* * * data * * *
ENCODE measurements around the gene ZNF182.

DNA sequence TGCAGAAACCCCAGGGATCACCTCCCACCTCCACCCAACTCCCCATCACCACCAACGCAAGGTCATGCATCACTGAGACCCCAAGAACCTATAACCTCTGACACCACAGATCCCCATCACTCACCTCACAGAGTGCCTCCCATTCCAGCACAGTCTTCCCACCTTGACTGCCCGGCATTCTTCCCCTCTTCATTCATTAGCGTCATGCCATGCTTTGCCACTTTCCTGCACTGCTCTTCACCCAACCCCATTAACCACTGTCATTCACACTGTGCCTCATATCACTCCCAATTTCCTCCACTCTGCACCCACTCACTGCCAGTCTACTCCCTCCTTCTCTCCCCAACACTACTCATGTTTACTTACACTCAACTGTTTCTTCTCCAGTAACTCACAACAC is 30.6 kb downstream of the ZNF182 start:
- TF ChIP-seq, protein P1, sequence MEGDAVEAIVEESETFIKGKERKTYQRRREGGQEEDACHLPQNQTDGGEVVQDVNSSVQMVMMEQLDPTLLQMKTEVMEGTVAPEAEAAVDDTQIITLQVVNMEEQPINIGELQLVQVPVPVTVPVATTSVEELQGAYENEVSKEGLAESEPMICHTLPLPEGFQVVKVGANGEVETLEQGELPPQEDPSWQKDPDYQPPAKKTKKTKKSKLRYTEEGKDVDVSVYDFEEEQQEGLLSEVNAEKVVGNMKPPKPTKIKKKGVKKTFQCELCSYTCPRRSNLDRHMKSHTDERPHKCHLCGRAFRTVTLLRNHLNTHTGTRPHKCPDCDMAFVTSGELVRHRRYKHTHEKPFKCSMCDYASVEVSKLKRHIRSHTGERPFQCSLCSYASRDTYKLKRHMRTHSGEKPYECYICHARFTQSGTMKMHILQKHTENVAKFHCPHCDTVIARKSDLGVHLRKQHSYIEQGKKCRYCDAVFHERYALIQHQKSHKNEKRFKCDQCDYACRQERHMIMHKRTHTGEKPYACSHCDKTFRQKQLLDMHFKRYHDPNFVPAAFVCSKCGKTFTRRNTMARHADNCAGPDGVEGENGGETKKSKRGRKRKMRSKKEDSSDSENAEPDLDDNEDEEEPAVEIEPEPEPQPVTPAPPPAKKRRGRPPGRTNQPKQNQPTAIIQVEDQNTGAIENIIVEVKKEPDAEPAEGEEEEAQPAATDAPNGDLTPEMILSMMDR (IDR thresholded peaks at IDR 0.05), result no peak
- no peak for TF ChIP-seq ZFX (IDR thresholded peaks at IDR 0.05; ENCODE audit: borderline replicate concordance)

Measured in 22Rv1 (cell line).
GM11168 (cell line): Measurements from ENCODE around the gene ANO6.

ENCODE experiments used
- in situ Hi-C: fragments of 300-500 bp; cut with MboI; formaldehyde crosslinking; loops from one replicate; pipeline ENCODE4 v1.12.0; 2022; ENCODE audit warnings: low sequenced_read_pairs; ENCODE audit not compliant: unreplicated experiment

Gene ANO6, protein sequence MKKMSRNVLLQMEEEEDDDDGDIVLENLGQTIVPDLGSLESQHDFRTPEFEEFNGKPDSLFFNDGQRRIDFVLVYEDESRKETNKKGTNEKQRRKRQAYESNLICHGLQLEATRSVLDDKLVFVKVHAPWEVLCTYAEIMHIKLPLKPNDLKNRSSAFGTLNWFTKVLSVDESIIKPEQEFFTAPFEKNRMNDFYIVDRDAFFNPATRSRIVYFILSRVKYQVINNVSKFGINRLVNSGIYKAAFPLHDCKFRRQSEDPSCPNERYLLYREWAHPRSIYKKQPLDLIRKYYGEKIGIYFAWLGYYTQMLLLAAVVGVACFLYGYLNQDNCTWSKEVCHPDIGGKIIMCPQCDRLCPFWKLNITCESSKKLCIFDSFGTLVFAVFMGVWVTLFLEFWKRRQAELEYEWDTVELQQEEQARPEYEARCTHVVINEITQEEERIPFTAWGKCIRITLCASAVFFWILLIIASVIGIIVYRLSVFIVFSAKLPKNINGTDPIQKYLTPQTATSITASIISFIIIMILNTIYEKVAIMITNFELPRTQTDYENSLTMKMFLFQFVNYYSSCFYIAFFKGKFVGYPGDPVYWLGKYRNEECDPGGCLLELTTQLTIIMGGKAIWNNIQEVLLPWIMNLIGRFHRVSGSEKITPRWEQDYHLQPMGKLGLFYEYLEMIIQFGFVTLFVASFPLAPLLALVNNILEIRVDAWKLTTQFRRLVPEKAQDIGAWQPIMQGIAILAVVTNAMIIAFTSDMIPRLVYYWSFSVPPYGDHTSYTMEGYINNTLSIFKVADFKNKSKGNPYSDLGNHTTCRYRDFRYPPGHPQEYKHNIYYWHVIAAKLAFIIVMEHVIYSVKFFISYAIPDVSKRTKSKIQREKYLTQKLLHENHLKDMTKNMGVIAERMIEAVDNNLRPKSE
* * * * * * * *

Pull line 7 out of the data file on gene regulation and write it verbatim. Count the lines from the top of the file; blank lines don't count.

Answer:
ENCODE experiments used